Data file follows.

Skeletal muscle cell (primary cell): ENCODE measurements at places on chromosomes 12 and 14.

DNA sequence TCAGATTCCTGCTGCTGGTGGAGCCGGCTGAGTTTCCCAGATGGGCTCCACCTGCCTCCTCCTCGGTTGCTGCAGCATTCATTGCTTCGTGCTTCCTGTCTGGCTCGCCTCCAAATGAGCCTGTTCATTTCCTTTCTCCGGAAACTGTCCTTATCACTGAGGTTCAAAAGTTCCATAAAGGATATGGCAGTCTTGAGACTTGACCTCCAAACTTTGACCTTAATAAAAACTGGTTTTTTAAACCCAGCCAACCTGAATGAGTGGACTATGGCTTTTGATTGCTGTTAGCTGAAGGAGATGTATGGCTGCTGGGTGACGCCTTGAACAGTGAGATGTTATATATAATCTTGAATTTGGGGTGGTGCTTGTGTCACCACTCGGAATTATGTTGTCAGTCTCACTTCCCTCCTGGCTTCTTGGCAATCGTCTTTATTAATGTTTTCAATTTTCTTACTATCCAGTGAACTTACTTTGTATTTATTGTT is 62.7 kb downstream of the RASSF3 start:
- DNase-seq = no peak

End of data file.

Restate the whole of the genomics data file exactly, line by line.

Skeletal muscle cell (primary cell): ENCODE measurements at places on chromosomes 12 and 14.

DNA sequence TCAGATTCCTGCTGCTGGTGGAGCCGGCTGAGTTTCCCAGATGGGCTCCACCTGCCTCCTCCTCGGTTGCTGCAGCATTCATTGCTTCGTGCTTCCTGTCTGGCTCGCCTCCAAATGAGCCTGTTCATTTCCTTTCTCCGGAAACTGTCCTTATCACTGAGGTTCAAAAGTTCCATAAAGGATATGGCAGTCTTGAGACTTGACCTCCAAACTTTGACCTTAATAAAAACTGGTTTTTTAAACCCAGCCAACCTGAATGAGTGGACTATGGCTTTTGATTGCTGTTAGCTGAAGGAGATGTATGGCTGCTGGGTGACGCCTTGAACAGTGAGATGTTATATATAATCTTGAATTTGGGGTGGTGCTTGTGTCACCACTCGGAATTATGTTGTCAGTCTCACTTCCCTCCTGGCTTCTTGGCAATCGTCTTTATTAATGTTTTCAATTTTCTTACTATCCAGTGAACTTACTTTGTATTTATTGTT is 62.7 kb downstream of the RASSF3 start:
- DNase-seq = no peak